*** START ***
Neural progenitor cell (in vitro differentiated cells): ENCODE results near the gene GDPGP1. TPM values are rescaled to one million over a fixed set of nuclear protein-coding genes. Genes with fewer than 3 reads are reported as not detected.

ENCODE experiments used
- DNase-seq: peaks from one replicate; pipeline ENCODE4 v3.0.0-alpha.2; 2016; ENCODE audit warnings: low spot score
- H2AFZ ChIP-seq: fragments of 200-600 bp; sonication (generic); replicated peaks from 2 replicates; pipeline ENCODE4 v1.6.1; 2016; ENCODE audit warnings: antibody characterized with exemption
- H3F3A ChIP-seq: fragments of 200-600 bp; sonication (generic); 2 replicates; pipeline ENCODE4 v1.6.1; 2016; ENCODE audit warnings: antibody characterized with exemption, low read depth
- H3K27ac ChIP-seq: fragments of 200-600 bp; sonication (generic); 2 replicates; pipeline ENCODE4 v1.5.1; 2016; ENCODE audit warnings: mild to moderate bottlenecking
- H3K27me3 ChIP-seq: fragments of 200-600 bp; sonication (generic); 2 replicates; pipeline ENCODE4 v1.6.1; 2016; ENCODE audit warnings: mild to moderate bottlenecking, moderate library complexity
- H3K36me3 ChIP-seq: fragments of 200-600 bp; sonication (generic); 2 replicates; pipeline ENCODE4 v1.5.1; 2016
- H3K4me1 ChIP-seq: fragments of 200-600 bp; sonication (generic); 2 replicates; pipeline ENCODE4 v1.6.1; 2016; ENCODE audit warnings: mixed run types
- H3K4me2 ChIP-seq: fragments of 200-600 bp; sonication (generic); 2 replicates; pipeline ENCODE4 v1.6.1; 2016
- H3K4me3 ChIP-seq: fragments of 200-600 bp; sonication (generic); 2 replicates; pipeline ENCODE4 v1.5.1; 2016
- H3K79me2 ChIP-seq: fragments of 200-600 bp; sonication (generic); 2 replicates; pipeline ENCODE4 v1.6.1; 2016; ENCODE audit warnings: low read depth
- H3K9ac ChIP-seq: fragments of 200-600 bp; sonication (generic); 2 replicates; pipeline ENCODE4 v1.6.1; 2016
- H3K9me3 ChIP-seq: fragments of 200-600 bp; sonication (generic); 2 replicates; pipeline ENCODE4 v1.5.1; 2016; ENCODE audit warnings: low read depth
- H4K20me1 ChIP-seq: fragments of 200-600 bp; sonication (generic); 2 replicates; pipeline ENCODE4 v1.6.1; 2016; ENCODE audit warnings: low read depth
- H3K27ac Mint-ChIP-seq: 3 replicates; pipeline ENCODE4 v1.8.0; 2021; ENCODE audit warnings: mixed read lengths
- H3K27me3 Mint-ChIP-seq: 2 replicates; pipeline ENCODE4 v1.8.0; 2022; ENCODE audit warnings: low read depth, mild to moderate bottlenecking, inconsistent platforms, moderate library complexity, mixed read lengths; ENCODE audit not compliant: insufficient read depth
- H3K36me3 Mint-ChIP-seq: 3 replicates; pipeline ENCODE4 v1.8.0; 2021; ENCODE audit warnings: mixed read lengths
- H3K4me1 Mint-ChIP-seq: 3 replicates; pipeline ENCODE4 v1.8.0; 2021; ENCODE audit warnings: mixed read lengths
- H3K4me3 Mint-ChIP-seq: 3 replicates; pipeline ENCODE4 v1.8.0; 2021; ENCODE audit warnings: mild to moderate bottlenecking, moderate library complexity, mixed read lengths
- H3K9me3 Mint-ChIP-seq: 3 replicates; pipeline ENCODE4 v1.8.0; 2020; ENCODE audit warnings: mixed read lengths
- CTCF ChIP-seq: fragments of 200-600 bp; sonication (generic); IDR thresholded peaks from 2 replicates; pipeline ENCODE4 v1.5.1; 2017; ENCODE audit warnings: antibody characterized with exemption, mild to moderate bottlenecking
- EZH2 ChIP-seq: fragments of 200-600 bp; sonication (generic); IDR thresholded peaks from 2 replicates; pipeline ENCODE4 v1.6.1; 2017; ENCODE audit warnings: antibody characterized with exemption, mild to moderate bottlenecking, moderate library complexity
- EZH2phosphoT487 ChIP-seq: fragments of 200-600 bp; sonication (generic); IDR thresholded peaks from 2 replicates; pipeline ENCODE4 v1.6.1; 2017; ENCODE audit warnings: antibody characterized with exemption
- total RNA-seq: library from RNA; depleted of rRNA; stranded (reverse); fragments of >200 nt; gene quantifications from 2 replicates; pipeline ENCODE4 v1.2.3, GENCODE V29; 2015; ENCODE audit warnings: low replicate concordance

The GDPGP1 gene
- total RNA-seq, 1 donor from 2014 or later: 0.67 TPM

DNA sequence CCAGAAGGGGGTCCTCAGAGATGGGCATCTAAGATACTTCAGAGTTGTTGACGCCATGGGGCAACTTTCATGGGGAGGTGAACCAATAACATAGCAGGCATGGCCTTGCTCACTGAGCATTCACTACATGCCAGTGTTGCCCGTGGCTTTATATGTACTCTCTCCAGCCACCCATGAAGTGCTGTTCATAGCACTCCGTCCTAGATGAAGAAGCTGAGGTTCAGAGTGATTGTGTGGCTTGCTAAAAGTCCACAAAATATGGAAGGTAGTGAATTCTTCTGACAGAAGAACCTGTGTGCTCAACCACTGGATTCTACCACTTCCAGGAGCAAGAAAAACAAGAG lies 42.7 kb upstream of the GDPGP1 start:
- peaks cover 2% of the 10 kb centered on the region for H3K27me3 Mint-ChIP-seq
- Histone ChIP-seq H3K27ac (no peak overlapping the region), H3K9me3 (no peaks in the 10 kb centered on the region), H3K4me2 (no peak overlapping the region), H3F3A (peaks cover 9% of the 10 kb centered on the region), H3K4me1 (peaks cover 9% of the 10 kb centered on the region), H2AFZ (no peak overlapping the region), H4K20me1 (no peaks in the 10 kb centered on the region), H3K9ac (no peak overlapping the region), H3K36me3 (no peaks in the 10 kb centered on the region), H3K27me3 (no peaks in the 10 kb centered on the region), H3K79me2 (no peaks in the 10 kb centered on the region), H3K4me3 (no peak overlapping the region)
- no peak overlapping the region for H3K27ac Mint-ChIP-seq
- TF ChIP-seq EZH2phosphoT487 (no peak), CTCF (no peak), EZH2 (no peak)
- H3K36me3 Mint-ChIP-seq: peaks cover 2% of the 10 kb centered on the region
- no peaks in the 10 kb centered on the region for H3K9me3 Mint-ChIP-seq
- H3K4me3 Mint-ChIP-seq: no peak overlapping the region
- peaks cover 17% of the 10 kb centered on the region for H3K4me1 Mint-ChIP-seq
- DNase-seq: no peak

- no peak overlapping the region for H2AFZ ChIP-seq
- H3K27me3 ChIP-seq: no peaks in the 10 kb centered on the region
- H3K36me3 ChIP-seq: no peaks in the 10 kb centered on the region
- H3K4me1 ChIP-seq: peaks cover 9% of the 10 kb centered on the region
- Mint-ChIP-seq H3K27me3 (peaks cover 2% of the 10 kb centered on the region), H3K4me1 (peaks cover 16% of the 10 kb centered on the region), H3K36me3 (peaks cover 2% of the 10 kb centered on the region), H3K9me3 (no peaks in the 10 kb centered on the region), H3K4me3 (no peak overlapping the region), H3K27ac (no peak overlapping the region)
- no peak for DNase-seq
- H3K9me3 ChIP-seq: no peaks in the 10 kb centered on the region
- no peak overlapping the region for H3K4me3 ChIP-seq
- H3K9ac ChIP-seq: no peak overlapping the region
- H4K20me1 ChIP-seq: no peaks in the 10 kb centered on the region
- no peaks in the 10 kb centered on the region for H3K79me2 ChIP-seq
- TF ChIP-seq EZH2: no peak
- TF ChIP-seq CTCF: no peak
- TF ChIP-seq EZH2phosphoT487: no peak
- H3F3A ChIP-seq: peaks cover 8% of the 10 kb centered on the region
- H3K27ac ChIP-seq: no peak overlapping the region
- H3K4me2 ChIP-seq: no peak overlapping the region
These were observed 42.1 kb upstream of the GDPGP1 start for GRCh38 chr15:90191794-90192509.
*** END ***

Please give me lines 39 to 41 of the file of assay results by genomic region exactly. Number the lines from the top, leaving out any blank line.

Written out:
- H3K27me3 ChIP-seq: no peaks in the 10 kb centered on the region
- H3K36me3 ChIP-seq: no peaks in the 10 kb centered on the region
- H3K4me1 ChIP-seq: peaks cover 9% of the 10 kb centered on the region